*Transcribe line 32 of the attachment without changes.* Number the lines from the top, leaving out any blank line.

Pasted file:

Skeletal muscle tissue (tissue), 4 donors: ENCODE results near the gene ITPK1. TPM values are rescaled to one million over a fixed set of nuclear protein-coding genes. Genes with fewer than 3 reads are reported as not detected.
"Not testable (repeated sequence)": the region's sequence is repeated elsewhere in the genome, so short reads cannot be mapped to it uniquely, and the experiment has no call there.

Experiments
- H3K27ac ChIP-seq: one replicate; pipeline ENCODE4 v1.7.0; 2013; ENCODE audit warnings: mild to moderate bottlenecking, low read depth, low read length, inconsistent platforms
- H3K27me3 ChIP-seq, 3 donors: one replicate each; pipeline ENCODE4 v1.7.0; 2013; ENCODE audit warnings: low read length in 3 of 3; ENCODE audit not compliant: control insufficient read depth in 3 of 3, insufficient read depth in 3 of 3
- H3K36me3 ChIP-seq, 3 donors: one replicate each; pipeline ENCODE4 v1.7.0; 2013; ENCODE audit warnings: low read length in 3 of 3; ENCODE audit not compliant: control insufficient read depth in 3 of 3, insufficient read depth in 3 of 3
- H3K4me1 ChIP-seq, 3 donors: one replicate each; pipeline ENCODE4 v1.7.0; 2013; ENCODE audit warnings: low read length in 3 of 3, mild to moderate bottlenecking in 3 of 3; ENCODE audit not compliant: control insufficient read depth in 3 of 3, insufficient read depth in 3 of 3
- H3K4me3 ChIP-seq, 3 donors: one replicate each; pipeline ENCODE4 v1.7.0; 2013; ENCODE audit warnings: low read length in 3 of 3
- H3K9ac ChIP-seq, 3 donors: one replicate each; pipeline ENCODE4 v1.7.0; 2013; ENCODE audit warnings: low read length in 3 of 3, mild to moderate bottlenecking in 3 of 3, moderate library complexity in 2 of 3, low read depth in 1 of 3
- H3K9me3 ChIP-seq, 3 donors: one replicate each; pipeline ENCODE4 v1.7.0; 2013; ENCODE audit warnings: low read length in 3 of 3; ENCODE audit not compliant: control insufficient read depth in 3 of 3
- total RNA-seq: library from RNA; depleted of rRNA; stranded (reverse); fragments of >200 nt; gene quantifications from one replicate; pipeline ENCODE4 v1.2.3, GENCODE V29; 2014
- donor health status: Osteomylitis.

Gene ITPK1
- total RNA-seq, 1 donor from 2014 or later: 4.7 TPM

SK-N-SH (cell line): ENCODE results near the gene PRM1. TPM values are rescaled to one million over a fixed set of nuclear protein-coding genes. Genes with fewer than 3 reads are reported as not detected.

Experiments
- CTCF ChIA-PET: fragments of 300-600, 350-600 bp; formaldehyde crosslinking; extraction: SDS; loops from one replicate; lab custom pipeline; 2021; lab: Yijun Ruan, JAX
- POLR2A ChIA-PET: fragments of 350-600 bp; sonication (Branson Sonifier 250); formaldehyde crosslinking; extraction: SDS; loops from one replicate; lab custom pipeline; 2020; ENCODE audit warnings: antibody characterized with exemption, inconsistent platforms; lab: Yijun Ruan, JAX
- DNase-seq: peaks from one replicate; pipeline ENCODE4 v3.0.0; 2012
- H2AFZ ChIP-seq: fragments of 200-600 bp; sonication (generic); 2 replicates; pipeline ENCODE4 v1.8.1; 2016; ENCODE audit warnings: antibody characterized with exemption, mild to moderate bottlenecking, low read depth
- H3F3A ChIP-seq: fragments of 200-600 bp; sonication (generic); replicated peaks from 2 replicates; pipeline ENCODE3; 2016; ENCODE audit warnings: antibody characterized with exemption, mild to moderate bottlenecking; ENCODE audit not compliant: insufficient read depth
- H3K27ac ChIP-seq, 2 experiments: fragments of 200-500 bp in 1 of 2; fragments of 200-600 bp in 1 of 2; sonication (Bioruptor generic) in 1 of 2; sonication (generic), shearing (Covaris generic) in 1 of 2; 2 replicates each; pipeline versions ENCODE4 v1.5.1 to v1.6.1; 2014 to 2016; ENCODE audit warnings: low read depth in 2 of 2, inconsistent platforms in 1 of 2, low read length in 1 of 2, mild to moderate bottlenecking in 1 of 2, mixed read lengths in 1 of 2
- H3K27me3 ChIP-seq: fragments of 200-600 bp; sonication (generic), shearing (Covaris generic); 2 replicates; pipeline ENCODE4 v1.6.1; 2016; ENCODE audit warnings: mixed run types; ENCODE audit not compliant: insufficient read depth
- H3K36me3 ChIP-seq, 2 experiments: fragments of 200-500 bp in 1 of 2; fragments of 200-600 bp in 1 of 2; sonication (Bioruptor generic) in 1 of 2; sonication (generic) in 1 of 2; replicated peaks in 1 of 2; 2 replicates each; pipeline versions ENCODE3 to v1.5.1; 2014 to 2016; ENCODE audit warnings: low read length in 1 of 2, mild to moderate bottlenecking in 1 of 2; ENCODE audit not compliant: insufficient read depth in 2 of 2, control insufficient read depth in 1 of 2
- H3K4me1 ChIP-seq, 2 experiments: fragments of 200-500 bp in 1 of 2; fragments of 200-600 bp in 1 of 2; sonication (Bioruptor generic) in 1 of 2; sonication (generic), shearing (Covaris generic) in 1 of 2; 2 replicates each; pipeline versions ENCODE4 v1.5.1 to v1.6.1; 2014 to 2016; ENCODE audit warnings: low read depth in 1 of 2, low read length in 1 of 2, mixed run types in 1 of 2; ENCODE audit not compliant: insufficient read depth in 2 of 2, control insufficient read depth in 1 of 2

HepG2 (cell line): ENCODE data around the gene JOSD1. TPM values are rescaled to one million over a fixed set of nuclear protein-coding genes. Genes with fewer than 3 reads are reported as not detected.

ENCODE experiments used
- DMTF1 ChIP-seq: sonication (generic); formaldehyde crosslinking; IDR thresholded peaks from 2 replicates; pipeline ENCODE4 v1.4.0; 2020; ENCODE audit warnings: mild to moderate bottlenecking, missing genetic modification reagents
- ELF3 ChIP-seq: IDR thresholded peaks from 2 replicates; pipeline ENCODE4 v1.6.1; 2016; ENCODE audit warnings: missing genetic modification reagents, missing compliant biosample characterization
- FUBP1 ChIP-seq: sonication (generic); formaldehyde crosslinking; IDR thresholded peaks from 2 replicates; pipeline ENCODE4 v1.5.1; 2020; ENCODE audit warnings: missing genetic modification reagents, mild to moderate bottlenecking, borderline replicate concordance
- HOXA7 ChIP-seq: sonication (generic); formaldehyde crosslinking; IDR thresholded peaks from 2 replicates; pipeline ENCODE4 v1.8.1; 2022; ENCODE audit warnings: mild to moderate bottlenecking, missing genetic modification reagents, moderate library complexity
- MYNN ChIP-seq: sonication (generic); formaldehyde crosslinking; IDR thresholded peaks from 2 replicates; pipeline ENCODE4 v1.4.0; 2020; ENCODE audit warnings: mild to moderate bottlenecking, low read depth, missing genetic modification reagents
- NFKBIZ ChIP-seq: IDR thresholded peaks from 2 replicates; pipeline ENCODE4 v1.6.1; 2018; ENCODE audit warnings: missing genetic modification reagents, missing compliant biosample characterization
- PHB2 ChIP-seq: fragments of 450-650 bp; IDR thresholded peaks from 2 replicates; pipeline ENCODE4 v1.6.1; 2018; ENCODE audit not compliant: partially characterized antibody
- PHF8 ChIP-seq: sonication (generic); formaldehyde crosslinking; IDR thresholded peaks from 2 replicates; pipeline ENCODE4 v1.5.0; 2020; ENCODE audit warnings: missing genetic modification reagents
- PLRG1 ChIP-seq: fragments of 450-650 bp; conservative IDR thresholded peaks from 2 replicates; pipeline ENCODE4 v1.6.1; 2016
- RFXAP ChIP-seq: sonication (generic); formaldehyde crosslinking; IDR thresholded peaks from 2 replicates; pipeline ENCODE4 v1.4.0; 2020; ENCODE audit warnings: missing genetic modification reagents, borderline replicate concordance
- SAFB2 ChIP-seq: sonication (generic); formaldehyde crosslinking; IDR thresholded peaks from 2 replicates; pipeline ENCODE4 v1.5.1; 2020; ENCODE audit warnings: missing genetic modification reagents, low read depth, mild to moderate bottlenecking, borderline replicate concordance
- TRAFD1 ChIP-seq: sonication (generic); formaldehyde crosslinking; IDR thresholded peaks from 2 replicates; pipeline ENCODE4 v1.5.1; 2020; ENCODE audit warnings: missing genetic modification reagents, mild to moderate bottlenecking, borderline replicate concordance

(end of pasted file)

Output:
- MYNN ChIP-seq: sonication (generic); formaldehyde crosslinking; IDR thresholded peaks from 2 replicates; pipeline ENCODE4 v1.4.0; 2020; ENCODE audit warnings: mild to moderate bottlenecking, low read depth, missing genetic modification reagents